Absalon, who extended his lead in the world cup standings with victory in Belgium, wasn't overly happy with Meirhaeghe being around when asked about his presence on the podium, and said that, "When he finished (retired) it was honest, and I thought that was good, but now he's back...and his suspension, I think it was so short, too short."
With the Fort William round of the world cup just a week away, sparks could be flying in Scotland; with both Absalon and Meirhaeghe in form, this little bit of flint from the Frenchman could liven the series up in a number of ways. Cyclingnews will have all the latest as the world cup makes its fourth stop for 2006 next weekend.
Ciarán comes back in Ras
By Tommy Campbell, Irish Independent, Evening Herald, Sunday Independent
Navigators rider and former Ras winner Ciarán Power is hopeful that he'll be a serious contender in the FBD Insurance Ras which started today in Tallaght, Co. Dublin. Power, who won this race in 1998 and 2002, is making his comeback from a serious injury and has shown excellent progress in recent weeks.
Last weekend he won the Kelly Pharmacy Grand Prix in Dungarvan and prior to that competed strongly in the Tour of Ulster and the Tommy Sheehan Memorial races. The ‘Ras' is his return to full scale racing in 2006, and according to Navigators manager Ed Beamon they'll be easing him back into full race mode carefully. "It was important that Ciarán wasn't under pressure of having National Team responsibilities," said Beamon. "He'll definitely make his play for a stage or two, but I don't expect a week long effort from him."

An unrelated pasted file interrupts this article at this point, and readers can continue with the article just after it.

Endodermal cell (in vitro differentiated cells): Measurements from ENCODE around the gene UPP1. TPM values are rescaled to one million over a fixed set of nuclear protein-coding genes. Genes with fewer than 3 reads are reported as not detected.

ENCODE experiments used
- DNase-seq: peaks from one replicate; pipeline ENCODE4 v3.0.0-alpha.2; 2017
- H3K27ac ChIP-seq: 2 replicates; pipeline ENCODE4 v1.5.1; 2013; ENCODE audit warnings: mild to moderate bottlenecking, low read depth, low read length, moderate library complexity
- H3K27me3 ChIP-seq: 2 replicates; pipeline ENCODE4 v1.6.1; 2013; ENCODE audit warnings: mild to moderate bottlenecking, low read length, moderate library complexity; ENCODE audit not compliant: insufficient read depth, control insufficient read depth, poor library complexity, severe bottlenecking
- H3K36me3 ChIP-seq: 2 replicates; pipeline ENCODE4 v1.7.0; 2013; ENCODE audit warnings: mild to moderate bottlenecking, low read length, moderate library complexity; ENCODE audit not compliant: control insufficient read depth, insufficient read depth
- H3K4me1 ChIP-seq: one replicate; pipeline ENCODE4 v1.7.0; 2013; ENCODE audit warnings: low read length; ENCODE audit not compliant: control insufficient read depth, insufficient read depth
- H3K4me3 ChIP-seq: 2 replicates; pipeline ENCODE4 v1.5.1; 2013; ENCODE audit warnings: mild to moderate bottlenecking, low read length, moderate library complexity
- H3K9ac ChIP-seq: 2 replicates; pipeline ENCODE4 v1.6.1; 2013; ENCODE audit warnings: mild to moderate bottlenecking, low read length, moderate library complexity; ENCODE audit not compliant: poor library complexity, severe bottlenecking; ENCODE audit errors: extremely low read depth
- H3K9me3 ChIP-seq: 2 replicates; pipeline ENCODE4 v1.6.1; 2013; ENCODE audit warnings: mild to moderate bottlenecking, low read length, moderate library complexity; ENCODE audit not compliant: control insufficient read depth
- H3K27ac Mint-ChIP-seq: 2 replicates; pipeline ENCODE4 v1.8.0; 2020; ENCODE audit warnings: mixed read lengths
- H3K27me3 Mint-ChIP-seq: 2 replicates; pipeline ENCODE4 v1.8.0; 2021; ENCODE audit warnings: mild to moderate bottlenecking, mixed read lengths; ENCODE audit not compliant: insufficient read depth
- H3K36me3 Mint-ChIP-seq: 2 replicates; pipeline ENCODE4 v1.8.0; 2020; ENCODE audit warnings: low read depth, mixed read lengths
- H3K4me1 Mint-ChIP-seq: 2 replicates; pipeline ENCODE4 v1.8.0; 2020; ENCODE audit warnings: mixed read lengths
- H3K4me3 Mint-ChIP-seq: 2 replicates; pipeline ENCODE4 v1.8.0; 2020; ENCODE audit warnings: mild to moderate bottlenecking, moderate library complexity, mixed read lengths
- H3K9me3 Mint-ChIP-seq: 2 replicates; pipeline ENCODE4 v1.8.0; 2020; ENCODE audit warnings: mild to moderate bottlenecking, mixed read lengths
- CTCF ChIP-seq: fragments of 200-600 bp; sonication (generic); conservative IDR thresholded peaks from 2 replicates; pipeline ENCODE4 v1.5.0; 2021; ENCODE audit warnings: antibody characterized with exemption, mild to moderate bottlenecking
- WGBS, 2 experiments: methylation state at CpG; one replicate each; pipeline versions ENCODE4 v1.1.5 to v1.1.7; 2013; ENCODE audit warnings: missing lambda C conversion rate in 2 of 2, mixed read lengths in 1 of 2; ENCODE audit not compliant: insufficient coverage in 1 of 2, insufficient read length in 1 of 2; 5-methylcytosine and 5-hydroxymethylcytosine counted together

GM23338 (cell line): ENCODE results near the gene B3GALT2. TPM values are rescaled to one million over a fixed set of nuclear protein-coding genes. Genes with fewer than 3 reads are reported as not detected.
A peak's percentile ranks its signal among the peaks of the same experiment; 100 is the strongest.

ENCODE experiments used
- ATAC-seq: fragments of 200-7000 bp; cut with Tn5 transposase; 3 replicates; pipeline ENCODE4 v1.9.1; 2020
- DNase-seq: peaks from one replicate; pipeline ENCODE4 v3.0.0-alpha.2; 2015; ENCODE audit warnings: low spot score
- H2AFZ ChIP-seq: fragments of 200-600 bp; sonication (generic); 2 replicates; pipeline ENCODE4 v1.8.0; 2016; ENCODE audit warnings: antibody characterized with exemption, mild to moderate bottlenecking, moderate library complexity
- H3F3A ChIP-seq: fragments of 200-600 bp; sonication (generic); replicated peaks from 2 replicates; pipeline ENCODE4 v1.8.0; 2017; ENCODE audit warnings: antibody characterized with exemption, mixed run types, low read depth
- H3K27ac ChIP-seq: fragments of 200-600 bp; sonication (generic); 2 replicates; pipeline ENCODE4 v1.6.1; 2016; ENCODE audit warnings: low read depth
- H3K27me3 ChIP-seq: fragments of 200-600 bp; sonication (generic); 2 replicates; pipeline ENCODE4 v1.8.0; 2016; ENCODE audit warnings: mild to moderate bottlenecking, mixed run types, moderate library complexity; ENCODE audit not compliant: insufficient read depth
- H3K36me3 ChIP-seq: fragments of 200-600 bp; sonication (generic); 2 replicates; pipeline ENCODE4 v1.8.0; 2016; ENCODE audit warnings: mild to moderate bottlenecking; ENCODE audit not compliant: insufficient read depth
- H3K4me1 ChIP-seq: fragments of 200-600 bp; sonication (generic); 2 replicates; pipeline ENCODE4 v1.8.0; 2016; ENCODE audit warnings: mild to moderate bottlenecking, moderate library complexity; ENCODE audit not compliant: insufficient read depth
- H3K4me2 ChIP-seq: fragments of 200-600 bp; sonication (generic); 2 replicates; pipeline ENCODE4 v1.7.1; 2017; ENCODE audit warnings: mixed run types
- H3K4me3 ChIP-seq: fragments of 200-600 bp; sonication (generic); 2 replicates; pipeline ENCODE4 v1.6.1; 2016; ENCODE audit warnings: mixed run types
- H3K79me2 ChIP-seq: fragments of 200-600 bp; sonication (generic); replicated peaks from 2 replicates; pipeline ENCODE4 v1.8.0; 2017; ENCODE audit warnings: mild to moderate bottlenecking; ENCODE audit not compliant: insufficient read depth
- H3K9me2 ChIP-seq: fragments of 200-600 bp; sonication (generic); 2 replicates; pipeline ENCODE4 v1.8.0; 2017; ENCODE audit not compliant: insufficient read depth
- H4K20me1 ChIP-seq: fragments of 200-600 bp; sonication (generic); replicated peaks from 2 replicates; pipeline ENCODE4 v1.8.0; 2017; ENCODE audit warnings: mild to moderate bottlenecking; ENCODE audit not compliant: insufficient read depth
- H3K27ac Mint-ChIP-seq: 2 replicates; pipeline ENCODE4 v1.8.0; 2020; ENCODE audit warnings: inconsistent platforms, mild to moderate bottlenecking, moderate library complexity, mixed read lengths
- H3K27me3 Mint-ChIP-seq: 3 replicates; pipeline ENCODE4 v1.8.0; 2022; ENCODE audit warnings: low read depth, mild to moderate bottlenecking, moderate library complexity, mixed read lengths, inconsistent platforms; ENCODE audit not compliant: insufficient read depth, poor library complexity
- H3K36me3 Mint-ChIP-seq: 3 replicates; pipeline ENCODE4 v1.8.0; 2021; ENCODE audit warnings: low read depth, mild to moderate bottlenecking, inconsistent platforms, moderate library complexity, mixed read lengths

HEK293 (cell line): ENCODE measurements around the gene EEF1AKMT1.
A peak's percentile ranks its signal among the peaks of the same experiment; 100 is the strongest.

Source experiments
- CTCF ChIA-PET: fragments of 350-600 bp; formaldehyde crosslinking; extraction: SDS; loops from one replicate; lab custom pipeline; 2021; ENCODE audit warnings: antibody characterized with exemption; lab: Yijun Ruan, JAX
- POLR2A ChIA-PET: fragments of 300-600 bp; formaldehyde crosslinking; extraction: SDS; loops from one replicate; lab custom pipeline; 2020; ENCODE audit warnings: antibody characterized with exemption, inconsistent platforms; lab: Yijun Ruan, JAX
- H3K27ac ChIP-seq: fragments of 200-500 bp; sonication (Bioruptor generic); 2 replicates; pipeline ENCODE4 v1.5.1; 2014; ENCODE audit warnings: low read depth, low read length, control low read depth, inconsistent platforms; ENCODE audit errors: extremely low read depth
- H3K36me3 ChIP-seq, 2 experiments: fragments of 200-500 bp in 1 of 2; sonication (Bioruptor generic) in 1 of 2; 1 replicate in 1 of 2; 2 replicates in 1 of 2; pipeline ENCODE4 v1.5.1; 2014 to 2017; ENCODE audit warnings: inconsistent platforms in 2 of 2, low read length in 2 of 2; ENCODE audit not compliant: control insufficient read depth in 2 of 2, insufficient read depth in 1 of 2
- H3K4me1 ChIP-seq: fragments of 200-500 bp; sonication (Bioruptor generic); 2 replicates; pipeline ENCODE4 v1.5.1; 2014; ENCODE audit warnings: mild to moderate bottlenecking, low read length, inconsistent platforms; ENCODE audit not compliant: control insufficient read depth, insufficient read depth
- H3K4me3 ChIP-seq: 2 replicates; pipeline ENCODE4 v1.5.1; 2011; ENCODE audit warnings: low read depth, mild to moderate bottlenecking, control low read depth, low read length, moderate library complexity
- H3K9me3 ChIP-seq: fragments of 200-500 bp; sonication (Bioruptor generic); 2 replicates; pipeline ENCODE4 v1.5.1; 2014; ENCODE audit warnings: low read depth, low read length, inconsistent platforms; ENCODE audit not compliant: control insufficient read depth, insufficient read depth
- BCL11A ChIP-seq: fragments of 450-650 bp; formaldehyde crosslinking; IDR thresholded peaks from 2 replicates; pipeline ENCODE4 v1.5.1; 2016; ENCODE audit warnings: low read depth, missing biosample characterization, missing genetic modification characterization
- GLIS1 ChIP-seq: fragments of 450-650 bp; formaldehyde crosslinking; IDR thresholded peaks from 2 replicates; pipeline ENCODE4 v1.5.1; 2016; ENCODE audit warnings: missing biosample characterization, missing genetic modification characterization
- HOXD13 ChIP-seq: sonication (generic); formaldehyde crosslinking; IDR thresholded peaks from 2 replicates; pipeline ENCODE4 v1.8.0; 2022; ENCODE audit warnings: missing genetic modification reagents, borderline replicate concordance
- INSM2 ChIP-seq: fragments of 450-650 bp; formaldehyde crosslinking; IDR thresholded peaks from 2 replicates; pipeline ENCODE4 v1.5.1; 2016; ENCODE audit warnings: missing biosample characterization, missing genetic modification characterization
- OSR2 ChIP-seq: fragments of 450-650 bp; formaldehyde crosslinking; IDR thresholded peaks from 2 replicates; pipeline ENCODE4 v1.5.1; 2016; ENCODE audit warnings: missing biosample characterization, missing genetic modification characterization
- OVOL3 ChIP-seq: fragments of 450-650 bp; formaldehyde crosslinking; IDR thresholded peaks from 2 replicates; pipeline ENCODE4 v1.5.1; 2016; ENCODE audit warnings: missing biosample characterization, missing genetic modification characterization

Beamon is looking further into the season as a time when Power will be challenging for race wins, not necessarily at this early stage in his return. "Equally important for the Navigator boys that he acquires the fitness and recovery for the events in the States in early June," said Beamon.
"I am happy that we have two team members of the Navigators Insurance riders competing in their 'national tour.' It should be fun to watch them compete against each other this one time," added the experienced team manager, speaking about his other Irish charge, David O'Loughlin, who will be riding on the Grant Thornton Irish National team against his pro team stablemates.
"Obviously both guys have very different objectives, and more or less that is exactly why they are competing on different squads," said Beamon, who is also happy to see what O'Loughlin is capable of, albeit on a different team. "David will be on the Irish National team, and he will be making every effort to make his team get a top result. Plus of course, he hopes to be competitive for the overall himself," he said.
(All rights reserved/Copyright Knapp Communications Pty Limited 2006)